- The reintroduction of 30 year or more mortgage amortization to specifically support first-time buyers.
- Lower interest rates, but recognizing inflation needs to be managed then lower the overall stress test: thresholds, and more so for 7 – 10-year mortgages to accommodate first-time buyers.
- Fix the GST to increase thresholds for rebates on new housing which have not been adjusted since 1991, and exempt or provide substantial rebates for purpose-built rental development and construction costs to encourage and support supply of new rental homes.
Our meetings were overall very successful in communicating those messages, and our MPs were both well informed and engaged with some meetings extending to almost an hour in a forum where we were both preceded and followed by numerous other interest groups pitching their “asks”. It is a testament to our collective efforts that both Housing Minister Hussen and Immigration Minister Fraser attended and spoke at the evening reception hosted by CHBA, with several other MPs and staffers.
The Day on the Hill is a true indication of “value for membership” as belonging to HAVAN provides access to decision-makers at the federal level, and we saw many of the themes and recommendations previously pitched being incorporated into the housing-friendly federal budget most recently tabled, and the housing action strategies that are stemming from it. This “value” extends provincially as well where the unprecedented access we have earned has brought BC Housing Minister Ravi Kahlon to the HAVAN Awards, to this coming weekend’s Georgie Awards, and sees a panel discussion on May 19th as part of the provincial meetings that will include Minister Kahlon, Minister for Municipal Affairs, Anna Kang, and Minister of Energy, Mines and Low Carbon Innovation, Josie Osbourne.
Our government relations activities are strong and growing stronger with HAVAN represented in many municipal DLCs, DACs, provincial roundtables, and committees, and with our input and comments being sought out along with invitations to participate in UBCM, LMLGA, and other conferences and discussions at every level, and across Metro Vancouver municipalities. We look forward to the Day on the Hill next spring, and provincially the Day at the BC Legislature projected for the fall of this year which will follow the same model as the day in Ottawa.
HAVAN continues to work with CHBA BC and CHBA to advocate for all levels of government to work together to address the challenges of the housing industry including zoning restrictions, density limits, and NIMBYism.
Looking to stay up-to-date on Metro Vancouver’s residential housing industry? Sign up for Ron’s weekly Monday Morning Briefing and other HAVAN emails here.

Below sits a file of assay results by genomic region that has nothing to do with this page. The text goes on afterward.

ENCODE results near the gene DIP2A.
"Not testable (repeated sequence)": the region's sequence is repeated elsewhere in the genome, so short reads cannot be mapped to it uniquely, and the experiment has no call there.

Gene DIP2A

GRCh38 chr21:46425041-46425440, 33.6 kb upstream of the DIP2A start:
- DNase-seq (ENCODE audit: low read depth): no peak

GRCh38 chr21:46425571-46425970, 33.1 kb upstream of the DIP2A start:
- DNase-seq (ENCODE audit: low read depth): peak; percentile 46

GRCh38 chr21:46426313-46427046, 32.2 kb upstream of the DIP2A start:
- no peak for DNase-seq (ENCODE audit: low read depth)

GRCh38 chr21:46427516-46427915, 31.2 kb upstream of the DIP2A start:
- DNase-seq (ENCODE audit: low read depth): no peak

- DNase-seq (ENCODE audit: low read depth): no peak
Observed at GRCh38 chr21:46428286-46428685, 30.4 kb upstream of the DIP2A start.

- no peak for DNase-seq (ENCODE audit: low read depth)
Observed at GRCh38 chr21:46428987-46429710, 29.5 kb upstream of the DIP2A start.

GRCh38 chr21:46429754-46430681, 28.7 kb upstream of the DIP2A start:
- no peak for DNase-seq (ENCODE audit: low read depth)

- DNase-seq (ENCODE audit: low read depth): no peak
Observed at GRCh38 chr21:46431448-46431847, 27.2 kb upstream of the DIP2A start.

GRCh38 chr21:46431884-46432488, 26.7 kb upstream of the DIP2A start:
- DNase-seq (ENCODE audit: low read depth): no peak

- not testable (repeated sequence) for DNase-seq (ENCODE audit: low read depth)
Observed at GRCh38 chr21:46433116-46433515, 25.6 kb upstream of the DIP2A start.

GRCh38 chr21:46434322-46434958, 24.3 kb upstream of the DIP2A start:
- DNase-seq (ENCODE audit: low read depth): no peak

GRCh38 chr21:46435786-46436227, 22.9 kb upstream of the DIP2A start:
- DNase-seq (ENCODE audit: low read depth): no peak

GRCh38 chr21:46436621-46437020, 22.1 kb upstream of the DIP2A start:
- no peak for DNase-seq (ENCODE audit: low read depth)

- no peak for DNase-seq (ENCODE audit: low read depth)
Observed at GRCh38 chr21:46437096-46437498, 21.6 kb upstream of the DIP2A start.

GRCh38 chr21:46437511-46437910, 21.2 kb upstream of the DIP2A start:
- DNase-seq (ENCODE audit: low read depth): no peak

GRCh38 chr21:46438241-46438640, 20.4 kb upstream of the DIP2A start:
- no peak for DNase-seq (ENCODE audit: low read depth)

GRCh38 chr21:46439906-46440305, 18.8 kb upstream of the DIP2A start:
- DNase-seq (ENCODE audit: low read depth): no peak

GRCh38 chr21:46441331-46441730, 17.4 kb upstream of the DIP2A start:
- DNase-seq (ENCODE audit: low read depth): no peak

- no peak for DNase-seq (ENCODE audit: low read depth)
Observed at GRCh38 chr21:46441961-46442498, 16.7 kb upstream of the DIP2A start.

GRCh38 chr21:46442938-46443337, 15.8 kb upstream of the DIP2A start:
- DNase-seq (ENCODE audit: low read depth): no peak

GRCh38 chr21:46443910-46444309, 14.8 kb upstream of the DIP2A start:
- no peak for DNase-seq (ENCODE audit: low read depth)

Quick Bites …
- While in Ottawa last Monday and participating in the noted orientation and training session my phone exploded with the news, and then fallout, from the presentation of the forensic audit of BC Housing by Premier Eby and Housing Minister Kahlon. The audit revealed a series of conflicts of interest and or financial impropriety involving former BC Housing CEO, Shayne Ramsey, and his wife Janice Abbott, CEO of Atira, BC’s largest non-profit housing provider. It is unfortunate that these allegations might taint the good work of both organizations, and we wish newly appointed BC Housing CEO Vincent Tong all the best in sorting out issues identified in the audit and charting a fresh course for BC Housing to deliver on the ambitious program for housing mandated by the province.
- City of Vancouver staff presented to Council a report entitled: Prioritization Framework for Planning Policy and Processing Applications, a report intended to seek direction from Council on a framework that prioritizes applications caught in the approvals backlog to focus on projects that are best positioned to move forward into construction and delivery. Of concern to our sector, is that the focus was principally on non-profit, below-market, and purpose-built rentals with very little mention of expediting market housing of any sort. While the concept of triage and prioritizing applications is welcome news, deferring market housing applications, including ones centered on gentle infill densification directed to the missing middle, will further exacerbate the lack of supply in the market for products and purchasers that do not qualify as below market.
- The elevated temperatures that were experienced across BC this past weekend and extending into this week were from 10 to 15 degrees above seasonal norms. With temps extending into the 30s and breaking many records, it points to further regulation being contemplated to offset the potentially deadly effects of heat events. The BC Coroner’s report following the “heat dome” in 2021 called for the inclusion of cooling/ air conditioning as a code item. Emergency alert systems and expanded cooling centers/ facilities are going to help offset the threat posed by such heat events, and introducing cooling into vulnerable properties such as long-term care facilities are positive steps. As of now “cooling” has not been defined and could include opening windows, fans, enhanced ventilation, and or air conditioning via split systems, or heat pumps. The implications are significant in energy modelling, direct hard costs, and hydro capacities.
- Ryan Beedie of Beedie Developments has set a Guinness World Record, but not in relation to any of Beedie’s development and or construction operations. Follow this link to see his accomplishment.